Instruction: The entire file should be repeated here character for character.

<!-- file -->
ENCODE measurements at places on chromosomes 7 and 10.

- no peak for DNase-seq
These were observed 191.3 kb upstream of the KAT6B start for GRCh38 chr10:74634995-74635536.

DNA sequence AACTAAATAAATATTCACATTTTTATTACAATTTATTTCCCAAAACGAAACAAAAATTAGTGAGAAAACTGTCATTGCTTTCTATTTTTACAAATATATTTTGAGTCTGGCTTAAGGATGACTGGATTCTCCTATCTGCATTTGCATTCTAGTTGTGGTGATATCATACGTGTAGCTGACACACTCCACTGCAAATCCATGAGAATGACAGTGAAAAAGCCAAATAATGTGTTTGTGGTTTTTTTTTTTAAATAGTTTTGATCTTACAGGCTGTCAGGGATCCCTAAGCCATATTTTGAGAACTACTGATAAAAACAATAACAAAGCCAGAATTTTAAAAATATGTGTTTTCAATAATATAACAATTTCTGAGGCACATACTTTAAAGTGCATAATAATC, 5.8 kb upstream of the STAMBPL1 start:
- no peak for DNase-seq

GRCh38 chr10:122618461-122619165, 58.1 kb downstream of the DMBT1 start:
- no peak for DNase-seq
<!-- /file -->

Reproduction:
ENCODE measurements at places on chromosomes 7 and 10.

- no peak for DNase-seq
These were observed 191.3 kb upstream of the KAT6B start for GRCh38 chr10:74634995-74635536.

DNA sequence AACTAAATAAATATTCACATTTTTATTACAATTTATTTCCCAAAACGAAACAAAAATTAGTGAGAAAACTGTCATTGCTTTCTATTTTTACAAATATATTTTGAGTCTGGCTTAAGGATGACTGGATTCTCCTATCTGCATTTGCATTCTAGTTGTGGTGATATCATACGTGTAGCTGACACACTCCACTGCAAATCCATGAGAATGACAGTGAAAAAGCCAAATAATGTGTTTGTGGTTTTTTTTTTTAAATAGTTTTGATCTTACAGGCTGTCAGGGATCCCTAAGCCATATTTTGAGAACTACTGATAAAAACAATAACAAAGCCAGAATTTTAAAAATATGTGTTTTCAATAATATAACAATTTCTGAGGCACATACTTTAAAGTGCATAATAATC, 5.8 kb upstream of the STAMBPL1 start:
- no peak for DNase-seq

GRCh38 chr10:122618461-122619165, 58.1 kb downstream of the DMBT1 start:
- no peak for DNase-seq